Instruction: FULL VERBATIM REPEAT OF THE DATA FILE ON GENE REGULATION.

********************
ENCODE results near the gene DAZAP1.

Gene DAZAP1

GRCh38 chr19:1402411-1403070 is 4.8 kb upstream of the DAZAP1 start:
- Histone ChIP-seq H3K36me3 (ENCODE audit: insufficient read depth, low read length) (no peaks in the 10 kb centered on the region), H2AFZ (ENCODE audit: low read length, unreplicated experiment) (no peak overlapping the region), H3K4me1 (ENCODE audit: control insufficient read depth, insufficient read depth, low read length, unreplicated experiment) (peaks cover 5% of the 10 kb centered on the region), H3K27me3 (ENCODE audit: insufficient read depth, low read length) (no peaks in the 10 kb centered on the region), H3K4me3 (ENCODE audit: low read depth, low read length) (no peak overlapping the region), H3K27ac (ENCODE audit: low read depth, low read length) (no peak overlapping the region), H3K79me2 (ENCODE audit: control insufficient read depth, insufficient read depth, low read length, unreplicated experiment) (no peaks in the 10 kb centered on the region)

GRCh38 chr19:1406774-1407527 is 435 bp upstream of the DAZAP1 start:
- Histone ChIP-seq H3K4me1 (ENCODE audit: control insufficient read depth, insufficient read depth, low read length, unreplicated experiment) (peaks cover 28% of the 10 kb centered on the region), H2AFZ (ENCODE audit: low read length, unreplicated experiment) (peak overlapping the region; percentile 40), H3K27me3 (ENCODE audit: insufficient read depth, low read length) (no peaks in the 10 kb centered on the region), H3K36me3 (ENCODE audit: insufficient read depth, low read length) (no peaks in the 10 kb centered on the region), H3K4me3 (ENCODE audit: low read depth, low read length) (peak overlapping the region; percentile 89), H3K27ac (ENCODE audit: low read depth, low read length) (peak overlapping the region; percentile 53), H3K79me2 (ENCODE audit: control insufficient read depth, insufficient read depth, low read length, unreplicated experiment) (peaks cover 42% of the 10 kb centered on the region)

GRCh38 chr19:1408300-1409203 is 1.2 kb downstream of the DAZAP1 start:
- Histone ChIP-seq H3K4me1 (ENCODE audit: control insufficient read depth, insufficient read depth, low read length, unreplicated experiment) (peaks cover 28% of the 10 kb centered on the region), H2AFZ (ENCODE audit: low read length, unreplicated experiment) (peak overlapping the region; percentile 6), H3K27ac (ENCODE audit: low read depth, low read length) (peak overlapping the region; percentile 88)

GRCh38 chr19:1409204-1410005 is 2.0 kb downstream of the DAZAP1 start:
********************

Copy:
ENCODE results near the gene DAZAP1.

Gene DAZAP1

GRCh38 chr19:1402411-1403070 is 4.8 kb upstream of the DAZAP1 start:
- Histone ChIP-seq H3K36me3 (ENCODE audit: insufficient read depth, low read length) (no peaks in the 10 kb centered on the region), H2AFZ (ENCODE audit: low read length, unreplicated experiment) (no peak overlapping the region), H3K4me1 (ENCODE audit: control insufficient read depth, insufficient read depth, low read length, unreplicated experiment) (peaks cover 5% of the 10 kb centered on the region), H3K27me3 (ENCODE audit: insufficient read depth, low read length) (no peaks in the 10 kb centered on the region), H3K4me3 (ENCODE audit: low read depth, low read length) (no peak overlapping the region), H3K27ac (ENCODE audit: low read depth, low read length) (no peak overlapping the region), H3K79me2 (ENCODE audit: control insufficient read depth, insufficient read depth, low read length, unreplicated experiment) (no peaks in the 10 kb centered on the region)

GRCh38 chr19:1406774-1407527 is 435 bp upstream of the DAZAP1 start:
- Histone ChIP-seq H3K4me1 (ENCODE audit: control insufficient read depth, insufficient read depth, low read length, unreplicated experiment) (peaks cover 28% of the 10 kb centered on the region), H2AFZ (ENCODE audit: low read length, unreplicated experiment) (peak overlapping the region; percentile 40), H3K27me3 (ENCODE audit: insufficient read depth, low read length) (no peaks in the 10 kb centered on the region), H3K36me3 (ENCODE audit: insufficient read depth, low read length) (no peaks in the 10 kb centered on the region), H3K4me3 (ENCODE audit: low read depth, low read length) (peak overlapping the region; percentile 89), H3K27ac (ENCODE audit: low read depth, low read length) (peak overlapping the region; percentile 53), H3K79me2 (ENCODE audit: control insufficient read depth, insufficient read depth, low read length, unreplicated experiment) (peaks cover 42% of the 10 kb centered on the region)

GRCh38 chr19:1408300-1409203 is 1.2 kb downstream of the DAZAP1 start:
- Histone ChIP-seq H3K4me1 (ENCODE audit: control insufficient read depth, insufficient read depth, low read length, unreplicated experiment) (peaks cover 28% of the 10 kb centered on the region), H2AFZ (ENCODE audit: low read length, unreplicated experiment) (peak overlapping the region; percentile 6), H3K27ac (ENCODE audit: low read depth, low read length) (peak overlapping the region; percentile 88)

GRCh38 chr19:1409204-1410005 is 2.0 kb downstream of the DAZAP1 start: